Save Our Schools Arizona hopes to block the expansion from ever going into effect, and has launched a referendum campaign to repeal what lawmakers approved. If the group can collect more than 118,000 signatures by Sept. 24, the ESA expansion wouldn’t go into effect unless voters approve it in 2024. 

You can volunteer to circulate Referendum petitions HERE. Do it now.

Ducey waited until July 7, the final day he was allowed to act on legislation from the 2022 session, to sign the bill. Doing so means Save Our Schools Arizona has 10 fewer days to gather the signatures needed.

In 2017, Save Our Schools Arizona successfully referred a different ESA expansion to the ballot, and voters in 2018 overwhelmingly rejected the voucher program.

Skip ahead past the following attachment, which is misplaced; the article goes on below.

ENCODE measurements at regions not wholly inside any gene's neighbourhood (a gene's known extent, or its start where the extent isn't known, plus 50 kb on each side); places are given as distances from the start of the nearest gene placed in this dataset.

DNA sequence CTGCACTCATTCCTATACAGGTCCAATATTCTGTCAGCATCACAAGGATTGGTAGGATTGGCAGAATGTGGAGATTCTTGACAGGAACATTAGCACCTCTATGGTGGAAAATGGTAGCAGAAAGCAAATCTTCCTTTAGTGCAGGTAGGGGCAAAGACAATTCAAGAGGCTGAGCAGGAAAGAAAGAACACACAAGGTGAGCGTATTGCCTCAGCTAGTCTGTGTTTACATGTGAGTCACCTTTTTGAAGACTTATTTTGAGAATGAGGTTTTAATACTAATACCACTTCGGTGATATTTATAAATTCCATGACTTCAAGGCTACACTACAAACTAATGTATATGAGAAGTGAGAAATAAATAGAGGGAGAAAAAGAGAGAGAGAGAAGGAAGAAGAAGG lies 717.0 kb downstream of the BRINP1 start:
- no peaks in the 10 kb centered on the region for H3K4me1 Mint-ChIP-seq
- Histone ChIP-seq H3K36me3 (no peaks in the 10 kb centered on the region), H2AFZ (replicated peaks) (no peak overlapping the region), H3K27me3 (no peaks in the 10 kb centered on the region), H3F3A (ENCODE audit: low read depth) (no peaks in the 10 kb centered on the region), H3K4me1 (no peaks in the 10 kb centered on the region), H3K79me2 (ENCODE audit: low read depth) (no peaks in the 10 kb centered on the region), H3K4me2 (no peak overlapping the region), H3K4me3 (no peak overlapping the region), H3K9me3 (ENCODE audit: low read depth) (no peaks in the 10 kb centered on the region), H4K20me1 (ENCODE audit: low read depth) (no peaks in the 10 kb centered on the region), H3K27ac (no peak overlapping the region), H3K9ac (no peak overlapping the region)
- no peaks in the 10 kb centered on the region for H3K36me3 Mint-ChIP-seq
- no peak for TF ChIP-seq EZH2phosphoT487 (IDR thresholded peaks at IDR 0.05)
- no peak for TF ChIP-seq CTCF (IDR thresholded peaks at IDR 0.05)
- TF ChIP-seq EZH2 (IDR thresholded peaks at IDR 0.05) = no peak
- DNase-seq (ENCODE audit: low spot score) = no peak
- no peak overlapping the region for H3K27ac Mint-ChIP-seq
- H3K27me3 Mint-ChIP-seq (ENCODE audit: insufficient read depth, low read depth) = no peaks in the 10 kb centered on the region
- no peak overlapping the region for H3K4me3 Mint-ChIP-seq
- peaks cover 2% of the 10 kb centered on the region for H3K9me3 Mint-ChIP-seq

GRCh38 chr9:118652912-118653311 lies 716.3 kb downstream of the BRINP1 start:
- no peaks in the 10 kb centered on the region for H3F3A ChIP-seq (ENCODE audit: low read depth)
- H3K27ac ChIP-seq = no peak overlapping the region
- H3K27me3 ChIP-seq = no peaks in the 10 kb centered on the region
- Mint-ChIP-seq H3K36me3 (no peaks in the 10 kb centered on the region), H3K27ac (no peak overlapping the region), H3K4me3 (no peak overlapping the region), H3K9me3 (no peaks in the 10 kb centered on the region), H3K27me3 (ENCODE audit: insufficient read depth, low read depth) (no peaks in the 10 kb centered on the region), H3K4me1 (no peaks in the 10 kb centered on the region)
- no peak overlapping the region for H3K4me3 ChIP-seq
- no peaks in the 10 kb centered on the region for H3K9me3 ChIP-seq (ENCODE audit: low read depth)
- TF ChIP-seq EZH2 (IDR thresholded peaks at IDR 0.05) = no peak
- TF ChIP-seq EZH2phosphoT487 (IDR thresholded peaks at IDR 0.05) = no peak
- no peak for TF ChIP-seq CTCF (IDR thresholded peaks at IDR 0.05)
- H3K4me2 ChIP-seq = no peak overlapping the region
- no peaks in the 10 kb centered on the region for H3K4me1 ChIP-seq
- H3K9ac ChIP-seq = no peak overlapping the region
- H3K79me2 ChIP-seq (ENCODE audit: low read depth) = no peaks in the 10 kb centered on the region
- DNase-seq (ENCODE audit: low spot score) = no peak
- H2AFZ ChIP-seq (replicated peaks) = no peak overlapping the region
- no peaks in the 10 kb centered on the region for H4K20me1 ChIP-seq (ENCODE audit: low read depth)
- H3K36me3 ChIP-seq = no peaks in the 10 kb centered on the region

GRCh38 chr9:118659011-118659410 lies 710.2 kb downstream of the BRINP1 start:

“We the people will not be dismissed. We will not allow our public education system to be destroyed in front of our eyes via universal ESA voucher expansion,” said SOSAZ PAC Chair Raquel Mamani in a press release announcing the referendum campaign. “Public education has lost a battle, but by no means the war. Thousands of volunteers, parents, and educators in every corner of the state will fight back, and we will win.”

It’s time to send these anti-public education Republicans packing and to Save Our Schools.

Note: Referendum organizers have until the end of the day on Sept. 23 to gather at least 118,823 valid signature on petitions that would keep the new law from taking effect until the next general election. Because that date would be too late to put the issue on the November 2022 ballot, that effectively would put the whole program on hold until at least November 2024.

By electing a Democratic legislature and governor this year, they could vote to repeal the “vouchers on steroids” law next year, and save everyone the trouble and expense in 2024.

UPDATE: